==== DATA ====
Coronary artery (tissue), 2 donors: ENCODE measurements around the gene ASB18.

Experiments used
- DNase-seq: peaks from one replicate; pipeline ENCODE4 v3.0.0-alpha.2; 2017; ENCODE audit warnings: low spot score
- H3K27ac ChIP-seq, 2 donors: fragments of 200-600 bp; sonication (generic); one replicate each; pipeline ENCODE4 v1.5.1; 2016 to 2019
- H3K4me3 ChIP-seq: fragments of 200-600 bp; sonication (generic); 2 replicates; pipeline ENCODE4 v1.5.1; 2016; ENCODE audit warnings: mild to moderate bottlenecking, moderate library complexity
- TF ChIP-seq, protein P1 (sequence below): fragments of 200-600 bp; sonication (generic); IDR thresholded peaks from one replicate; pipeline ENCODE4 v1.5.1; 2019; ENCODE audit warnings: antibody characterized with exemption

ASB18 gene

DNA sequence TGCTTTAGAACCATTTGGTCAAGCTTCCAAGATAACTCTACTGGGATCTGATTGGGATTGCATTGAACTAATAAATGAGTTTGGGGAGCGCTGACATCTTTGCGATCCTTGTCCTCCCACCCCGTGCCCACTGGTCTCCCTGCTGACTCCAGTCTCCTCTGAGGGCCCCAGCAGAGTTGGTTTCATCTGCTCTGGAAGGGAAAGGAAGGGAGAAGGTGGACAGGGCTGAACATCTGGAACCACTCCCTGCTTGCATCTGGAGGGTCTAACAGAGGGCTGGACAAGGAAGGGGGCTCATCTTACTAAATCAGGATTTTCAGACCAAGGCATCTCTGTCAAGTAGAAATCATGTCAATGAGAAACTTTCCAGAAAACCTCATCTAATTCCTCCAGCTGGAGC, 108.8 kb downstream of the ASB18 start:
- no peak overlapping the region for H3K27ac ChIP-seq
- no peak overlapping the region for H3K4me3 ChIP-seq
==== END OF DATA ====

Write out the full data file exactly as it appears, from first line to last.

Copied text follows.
Coronary artery (tissue), 2 donors: ENCODE measurements around the gene ASB18.

Experiments used
- DNase-seq: peaks from one replicate; pipeline ENCODE4 v3.0.0-alpha.2; 2017; ENCODE audit warnings: low spot score
- H3K27ac ChIP-seq, 2 donors: fragments of 200-600 bp; sonication (generic); one replicate each; pipeline ENCODE4 v1.5.1; 2016 to 2019
- H3K4me3 ChIP-seq: fragments of 200-600 bp; sonication (generic); 2 replicates; pipeline ENCODE4 v1.5.1; 2016; ENCODE audit warnings: mild to moderate bottlenecking, moderate library complexity
- TF ChIP-seq, protein P1 (sequence below): fragments of 200-600 bp; sonication (generic); IDR thresholded peaks from one replicate; pipeline ENCODE4 v1.5.1; 2019; ENCODE audit warnings: antibody characterized with exemption

ASB18 gene

DNA sequence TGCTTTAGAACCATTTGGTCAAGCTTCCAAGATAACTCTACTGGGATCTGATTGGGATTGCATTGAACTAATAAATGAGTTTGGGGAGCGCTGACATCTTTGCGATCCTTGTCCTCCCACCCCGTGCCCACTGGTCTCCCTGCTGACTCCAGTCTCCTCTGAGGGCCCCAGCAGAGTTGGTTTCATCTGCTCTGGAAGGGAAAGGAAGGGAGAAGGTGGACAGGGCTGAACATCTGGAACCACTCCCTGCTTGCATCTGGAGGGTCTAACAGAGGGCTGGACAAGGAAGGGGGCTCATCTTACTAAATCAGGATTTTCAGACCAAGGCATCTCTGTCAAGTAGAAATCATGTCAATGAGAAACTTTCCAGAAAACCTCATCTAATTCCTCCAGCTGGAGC, 108.8 kb downstream of the ASB18 start:
- no peak overlapping the region for H3K27ac ChIP-seq
- no peak overlapping the region for H3K4me3 ChIP-seq